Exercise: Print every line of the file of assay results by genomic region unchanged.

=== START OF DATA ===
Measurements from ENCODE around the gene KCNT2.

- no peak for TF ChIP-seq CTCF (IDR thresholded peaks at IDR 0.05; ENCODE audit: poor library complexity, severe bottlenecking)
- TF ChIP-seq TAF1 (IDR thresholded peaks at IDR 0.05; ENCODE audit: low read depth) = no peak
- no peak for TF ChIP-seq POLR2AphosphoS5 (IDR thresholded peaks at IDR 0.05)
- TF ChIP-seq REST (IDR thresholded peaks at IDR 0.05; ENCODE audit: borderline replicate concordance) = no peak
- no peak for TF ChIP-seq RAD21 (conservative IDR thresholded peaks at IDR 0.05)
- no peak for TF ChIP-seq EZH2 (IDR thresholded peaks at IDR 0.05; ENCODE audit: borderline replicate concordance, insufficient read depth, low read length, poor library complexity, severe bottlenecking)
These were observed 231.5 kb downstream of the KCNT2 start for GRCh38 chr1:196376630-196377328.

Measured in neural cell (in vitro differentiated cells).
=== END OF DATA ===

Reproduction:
Measurements from ENCODE around the gene KCNT2.

- no peak for TF ChIP-seq CTCF (IDR thresholded peaks at IDR 0.05; ENCODE audit: poor library complexity, severe bottlenecking)
- TF ChIP-seq TAF1 (IDR thresholded peaks at IDR 0.05; ENCODE audit: low read depth) = no peak
- no peak for TF ChIP-seq POLR2AphosphoS5 (IDR thresholded peaks at IDR 0.05)
- TF ChIP-seq REST (IDR thresholded peaks at IDR 0.05; ENCODE audit: borderline replicate concordance) = no peak
- no peak for TF ChIP-seq RAD21 (conservative IDR thresholded peaks at IDR 0.05)
- no peak for TF ChIP-seq EZH2 (IDR thresholded peaks at IDR 0.05; ENCODE audit: borderline replicate concordance, insufficient read depth, low read length, poor library complexity, severe bottlenecking)
These were observed 231.5 kb downstream of the KCNT2 start for GRCh38 chr1:196376630-196377328.

Measured in neural cell (in vitro differentiated cells).